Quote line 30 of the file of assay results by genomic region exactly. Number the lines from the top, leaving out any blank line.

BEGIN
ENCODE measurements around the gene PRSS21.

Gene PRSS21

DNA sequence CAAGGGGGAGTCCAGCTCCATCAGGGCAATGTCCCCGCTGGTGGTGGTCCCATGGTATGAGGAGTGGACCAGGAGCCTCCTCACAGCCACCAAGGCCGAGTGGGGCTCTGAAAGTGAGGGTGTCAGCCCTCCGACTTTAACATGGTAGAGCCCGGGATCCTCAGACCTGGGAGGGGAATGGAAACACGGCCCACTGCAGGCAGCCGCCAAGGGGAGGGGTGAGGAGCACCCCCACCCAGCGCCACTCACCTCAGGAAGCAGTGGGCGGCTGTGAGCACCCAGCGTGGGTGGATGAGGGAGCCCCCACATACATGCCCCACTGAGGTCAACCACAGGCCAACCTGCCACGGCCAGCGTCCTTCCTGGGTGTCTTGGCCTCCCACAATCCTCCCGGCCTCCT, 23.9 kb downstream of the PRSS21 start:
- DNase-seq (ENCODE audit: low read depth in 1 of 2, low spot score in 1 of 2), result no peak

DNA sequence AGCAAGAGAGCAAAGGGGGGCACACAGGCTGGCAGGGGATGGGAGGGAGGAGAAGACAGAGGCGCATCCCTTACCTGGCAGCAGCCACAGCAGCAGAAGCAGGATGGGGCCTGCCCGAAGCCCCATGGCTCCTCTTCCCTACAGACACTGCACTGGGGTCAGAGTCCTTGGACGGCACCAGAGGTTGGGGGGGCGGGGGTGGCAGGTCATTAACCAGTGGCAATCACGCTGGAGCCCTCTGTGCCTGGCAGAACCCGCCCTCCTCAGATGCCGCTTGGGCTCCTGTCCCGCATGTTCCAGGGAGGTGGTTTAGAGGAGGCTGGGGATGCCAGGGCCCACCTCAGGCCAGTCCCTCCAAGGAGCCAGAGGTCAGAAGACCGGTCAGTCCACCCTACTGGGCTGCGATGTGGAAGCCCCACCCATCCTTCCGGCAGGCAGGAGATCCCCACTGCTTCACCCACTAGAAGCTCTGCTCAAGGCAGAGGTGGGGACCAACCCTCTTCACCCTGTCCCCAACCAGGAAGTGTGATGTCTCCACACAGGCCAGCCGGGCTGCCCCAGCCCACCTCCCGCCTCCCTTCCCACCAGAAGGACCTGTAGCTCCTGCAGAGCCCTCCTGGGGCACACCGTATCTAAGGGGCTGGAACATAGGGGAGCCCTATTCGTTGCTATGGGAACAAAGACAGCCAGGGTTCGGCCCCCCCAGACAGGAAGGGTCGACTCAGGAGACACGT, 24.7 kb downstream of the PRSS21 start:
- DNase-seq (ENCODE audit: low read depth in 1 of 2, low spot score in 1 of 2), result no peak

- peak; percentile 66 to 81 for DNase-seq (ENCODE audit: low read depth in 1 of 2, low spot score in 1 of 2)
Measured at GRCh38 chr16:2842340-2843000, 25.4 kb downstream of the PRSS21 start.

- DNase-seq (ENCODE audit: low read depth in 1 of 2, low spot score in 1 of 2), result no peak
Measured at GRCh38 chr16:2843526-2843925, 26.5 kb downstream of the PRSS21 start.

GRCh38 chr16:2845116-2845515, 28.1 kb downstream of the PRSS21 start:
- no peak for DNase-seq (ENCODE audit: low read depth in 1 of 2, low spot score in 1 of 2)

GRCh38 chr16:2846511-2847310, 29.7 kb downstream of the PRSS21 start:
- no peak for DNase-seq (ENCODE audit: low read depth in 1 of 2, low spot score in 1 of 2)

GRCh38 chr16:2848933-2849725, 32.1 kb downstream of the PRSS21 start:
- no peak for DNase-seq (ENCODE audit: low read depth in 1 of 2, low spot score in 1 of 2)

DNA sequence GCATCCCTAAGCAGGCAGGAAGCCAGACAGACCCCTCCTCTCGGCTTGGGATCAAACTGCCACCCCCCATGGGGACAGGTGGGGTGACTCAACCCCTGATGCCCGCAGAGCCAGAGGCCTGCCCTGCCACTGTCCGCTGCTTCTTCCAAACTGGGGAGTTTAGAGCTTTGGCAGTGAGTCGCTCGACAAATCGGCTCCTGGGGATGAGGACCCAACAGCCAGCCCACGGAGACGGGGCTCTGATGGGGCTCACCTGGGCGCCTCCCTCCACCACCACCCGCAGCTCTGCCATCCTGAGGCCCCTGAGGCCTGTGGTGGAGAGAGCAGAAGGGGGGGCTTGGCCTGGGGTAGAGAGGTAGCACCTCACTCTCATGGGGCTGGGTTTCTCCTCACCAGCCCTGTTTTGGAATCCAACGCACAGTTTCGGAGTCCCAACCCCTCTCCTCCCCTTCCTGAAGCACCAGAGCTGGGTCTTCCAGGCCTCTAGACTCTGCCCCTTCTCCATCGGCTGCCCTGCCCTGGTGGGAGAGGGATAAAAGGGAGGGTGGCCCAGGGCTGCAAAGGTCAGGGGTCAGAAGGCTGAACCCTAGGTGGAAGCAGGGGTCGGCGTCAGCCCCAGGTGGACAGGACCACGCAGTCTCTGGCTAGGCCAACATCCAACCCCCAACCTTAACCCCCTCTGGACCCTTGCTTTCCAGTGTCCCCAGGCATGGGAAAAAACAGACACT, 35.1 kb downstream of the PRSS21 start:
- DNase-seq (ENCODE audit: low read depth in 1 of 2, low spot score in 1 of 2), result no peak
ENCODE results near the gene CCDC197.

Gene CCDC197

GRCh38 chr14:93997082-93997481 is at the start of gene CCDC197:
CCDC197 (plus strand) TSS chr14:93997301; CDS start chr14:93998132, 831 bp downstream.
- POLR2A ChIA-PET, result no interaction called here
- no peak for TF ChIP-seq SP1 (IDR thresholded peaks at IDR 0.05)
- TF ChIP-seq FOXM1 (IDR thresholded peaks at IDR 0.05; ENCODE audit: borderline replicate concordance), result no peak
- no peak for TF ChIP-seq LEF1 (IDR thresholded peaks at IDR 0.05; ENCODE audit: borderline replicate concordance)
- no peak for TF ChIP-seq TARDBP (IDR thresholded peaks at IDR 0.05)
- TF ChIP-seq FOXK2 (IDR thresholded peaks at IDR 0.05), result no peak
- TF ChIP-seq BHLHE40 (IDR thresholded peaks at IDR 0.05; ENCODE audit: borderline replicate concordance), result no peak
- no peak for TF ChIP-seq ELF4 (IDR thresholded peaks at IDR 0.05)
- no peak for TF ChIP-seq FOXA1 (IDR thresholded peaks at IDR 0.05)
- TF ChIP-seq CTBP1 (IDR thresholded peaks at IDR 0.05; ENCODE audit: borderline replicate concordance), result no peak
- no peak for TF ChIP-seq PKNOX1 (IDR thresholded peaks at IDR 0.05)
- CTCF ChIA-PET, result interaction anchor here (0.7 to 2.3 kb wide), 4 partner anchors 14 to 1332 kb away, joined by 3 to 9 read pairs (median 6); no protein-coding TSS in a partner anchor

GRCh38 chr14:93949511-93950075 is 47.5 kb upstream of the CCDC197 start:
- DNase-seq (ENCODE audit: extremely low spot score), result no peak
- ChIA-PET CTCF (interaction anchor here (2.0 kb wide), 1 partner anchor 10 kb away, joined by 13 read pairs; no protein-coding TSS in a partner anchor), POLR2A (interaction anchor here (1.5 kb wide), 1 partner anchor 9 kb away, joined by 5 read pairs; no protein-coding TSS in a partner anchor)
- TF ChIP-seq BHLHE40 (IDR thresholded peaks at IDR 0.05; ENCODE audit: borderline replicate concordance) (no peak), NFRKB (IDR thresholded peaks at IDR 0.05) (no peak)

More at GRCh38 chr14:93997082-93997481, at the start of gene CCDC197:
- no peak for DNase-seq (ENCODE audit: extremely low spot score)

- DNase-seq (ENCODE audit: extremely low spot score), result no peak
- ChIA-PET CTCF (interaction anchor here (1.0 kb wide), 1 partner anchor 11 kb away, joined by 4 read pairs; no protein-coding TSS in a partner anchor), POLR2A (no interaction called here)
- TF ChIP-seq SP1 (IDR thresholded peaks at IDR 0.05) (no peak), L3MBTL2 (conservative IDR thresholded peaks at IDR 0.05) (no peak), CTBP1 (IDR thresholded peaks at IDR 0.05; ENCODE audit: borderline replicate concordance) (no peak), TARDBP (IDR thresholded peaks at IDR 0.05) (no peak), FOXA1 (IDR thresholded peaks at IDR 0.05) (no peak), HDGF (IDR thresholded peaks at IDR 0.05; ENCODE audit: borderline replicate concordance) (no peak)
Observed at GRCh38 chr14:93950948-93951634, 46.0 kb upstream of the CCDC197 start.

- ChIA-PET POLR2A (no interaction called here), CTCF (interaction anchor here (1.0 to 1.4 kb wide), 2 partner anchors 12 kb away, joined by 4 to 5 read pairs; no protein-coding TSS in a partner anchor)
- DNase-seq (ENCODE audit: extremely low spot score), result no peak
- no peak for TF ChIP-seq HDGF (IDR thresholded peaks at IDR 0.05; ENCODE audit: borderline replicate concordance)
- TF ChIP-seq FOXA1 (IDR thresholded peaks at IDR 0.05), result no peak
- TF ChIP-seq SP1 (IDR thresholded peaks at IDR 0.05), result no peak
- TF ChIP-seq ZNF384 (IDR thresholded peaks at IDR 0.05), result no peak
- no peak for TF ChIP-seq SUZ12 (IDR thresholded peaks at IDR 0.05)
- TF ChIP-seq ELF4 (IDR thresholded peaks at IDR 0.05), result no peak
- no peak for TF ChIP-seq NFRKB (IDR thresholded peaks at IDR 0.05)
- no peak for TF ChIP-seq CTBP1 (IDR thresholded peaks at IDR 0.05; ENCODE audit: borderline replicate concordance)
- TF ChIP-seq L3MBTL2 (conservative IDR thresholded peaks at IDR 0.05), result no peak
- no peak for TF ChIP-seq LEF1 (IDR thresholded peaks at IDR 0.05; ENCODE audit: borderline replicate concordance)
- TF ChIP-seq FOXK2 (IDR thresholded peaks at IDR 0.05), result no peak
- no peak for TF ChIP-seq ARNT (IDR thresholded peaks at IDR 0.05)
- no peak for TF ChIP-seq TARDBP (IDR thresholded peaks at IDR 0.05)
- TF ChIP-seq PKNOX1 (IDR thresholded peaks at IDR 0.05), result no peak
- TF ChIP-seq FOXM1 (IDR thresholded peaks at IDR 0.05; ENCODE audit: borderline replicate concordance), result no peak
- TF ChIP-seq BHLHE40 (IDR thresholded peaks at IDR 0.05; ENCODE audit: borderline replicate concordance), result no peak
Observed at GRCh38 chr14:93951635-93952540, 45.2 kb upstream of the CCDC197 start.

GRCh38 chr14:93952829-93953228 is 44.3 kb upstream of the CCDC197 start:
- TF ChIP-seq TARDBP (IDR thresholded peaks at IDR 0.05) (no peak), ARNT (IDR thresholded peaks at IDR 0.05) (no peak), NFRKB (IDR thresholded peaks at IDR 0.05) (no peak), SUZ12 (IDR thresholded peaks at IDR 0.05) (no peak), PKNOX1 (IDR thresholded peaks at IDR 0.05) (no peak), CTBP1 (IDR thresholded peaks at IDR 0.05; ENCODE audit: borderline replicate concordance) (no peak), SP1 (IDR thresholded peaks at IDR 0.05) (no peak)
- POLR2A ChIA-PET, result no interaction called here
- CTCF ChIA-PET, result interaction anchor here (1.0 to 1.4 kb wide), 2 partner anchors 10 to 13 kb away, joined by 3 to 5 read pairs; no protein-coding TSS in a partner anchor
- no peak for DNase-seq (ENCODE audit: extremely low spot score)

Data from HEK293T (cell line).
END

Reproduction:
- no peak for TF ChIP-seq ELF4 (IDR thresholded peaks at IDR 0.05)